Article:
Illinois Unemployment Fund Faces Huge $8 Billion Deficit Which Could be Passed on to Claimants and Employers

Natalie Frank, Ph.D.

Business leaders in Illinois are concerned after state lawmakers have twice passed a state budget that failed to address the deficit in the Unemployment Insurance Trust Fund and what will be done to make up for as much as $8 billion dollars.

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Illinois Governor J.B. Pritzker criticized for failure to allocate money in the budget to pay for enormous unemployment fund deficitWikipedia

The amount of Illinois unemployment payouts resulting from the pandemic related shutdowns has reached historic levels, leaving the state billions of dollars short. This could lead to significant reductions in the amount paid to future claimants as well as higher taxes for employers, as they attempt to recover from the financial downturn.

The Illinois’ unemployment insurance program, which exists to provide partial wage relief to out-of-work residents, had a $5.2 billion in mid-May, according to an analysis by the State Policy Network. But according to the Illinois Retail Merchants Association President and CEO Rob Karr, the deficit could now be as large as $8 billion today.

Since the onset of the COVID-19 pandemic, the number of residents filing unemployment claims has soared to historic highs. Claims peaked in April 2020, when over 202,000 Illinoisans in a single week filed for unemployment. While claims have dropped off, the U.S. Department of Labor estimates that almost 28,000 unemployment claims were still filed in Illinois last week. According to Illinois Governor J.B. Pritzker, the large number of claims that have been and continue to be made are responsible for the huge deficit.

“IDES, as you know, was hit with something no one expected: 10 to 20 times the claims, even during the worst recession of my lifetime. That was the 2008-2009 recession,” Pritzker said. “No one expected that we could see a recession worse than that one.”

However, many have criticized the Illinois governor and IDES for failing to admit to a host of mistakes that some say are what really are to blame for the unemployment deficit in the state. The surge in unemployment claims and the institution of a special unemployment category making individuals eligible who had not previously been able to receive benefits have clearly contributed to the problem. However, critics also point to the role user fraud, and accidental overpayments played in the creating the current deficit.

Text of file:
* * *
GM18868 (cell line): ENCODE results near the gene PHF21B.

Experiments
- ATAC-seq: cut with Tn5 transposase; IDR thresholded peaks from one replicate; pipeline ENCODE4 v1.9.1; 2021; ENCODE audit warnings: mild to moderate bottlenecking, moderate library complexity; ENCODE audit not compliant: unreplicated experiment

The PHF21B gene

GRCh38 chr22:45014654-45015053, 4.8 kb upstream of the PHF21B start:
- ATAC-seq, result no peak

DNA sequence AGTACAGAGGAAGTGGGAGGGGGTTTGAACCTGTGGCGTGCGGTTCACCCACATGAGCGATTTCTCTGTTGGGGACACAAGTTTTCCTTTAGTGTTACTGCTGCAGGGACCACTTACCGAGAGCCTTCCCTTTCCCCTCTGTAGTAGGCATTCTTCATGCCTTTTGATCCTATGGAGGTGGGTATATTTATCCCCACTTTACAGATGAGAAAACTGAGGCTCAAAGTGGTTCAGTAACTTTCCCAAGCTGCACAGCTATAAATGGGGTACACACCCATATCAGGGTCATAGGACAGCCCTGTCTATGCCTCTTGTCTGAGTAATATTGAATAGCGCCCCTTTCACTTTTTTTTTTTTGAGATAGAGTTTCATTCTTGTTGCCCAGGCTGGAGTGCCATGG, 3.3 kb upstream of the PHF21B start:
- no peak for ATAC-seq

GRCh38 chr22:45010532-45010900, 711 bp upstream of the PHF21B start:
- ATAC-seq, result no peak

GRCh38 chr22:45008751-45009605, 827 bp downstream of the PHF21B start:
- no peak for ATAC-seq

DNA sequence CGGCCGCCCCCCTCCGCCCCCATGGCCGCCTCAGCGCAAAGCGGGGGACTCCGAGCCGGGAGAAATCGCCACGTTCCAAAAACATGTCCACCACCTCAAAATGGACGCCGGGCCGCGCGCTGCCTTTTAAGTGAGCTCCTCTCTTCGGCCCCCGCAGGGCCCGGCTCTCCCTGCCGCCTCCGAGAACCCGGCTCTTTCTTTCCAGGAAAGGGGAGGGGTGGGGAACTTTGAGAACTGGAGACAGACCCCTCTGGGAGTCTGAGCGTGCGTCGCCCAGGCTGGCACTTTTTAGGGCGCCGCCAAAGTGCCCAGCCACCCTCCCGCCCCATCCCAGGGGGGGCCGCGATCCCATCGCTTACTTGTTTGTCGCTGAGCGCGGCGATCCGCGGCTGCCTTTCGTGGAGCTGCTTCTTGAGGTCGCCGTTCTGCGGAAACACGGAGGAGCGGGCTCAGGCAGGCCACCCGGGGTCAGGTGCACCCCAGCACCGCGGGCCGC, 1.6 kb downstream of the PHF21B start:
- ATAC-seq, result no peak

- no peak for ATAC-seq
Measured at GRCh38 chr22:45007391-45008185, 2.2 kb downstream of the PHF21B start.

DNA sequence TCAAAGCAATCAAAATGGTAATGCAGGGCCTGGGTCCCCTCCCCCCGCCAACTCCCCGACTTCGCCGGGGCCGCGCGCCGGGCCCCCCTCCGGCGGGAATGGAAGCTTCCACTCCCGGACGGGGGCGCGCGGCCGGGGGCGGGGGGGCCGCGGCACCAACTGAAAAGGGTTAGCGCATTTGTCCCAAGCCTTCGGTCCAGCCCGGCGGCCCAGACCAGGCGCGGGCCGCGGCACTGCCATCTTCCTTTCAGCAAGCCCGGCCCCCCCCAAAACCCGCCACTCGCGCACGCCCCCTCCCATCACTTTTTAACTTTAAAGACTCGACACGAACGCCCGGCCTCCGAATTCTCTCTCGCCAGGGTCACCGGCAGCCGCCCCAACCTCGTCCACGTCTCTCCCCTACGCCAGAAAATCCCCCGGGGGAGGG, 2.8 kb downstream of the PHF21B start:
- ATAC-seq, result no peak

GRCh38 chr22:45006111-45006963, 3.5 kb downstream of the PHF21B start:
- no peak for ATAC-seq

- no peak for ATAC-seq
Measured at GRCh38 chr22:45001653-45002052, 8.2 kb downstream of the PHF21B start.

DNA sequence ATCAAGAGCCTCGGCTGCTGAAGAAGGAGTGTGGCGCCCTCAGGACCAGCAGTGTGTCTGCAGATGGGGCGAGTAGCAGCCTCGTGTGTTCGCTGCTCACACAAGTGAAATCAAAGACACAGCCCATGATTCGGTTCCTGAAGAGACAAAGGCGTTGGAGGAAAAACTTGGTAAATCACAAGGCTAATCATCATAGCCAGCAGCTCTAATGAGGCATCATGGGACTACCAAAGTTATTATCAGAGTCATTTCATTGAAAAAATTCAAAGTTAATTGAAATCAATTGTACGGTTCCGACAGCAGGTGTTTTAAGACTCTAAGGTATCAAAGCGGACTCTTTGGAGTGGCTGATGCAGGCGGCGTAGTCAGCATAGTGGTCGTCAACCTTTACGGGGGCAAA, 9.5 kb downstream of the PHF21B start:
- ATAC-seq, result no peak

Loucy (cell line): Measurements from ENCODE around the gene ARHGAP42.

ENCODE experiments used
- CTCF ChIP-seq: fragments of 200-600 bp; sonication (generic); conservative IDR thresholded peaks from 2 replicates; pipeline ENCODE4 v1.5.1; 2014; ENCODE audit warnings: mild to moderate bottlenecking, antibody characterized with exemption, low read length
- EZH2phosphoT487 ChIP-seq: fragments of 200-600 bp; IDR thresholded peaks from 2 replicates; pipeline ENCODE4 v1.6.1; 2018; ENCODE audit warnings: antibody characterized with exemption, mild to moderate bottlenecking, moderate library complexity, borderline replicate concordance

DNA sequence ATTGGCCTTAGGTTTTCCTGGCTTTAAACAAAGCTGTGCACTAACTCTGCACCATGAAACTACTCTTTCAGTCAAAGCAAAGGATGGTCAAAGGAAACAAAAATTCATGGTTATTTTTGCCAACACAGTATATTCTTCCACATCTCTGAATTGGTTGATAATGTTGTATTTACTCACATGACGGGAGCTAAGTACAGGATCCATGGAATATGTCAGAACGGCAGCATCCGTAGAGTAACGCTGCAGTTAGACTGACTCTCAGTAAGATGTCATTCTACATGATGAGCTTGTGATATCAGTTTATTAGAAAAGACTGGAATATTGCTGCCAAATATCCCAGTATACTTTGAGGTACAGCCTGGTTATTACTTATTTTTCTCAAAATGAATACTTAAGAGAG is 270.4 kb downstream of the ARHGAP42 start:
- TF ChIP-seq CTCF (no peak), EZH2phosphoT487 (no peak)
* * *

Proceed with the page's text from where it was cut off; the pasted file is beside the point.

Along with the huge $4.2 billion debt the state of Illinois already owes to the federal government, unemployment benefits are still being paid out, with new claimants constantly applying. This means that the deficit is continuing to grow. However, the budget passed at the beginning of June only allocates $100 million to provide unemployment benefits to non-education employees in schools, such as janitors and cooks, through House Bill 2643. The bill also forgives overpayment made to people or payments made to those who did not qualify, as long as it was no fault of their own.

State legislators pushed Pritzker to reallocate a portion of state’s $8.1 billion share of federal American Rescue Plan Act funds to pay part of the deficit in Illinois’ 2022 state budget. However, this was the second time the budget was passed without adding any such appropriations. Some lawmakers believe that such appropriations should have been made before deciding to forgive mistakes made by IDES in sending payments that people weren’t eligible for. Others say that penalizing people who are clearly in need, as justified by their unemployment claims, for action taken or not taken at the Illinois state budget level is unfair.

Many employers who pay into the fund through payroll taxes are extremely concerned about how the state intends to pay off the enormous deficit. They are worried that the debt will significantly increase the unemployment taxes they are required to pay, for a deficit that they had part in creating.

Illinois is required through federal mandate to assure the trust fund remains solvent. When the balance dips too low, the state must decide to reduce unemployment benefits, increase premiums on employers, reappropriate funds from other state revenue sources or use some combination of these options.

Illinois Director of the National Federation of Independent Business Mark Grant believes that lawmakers are making employers responsible for the large debt.

"Lawmakers are divvying up tens of billions of dollars in state and federal revenue while small businesses, the engine driving Illinois’ economic comeback, are about to be stuck with a $5 billion tax bill in the form of huge hikes in unemployment taxes brought on by the pandemic shutdowns,” Grant said.

In May, Illinois lost another 7,900 jobs. The bleak jobs report leaves Illinois’ unemployment rate unchanged at 7.1%, while the national unemployment rate declined to 5.8%.

This is original content written by Natalie Frank from NewsBreak’s Creator Program. Join today to publish and share your own content.

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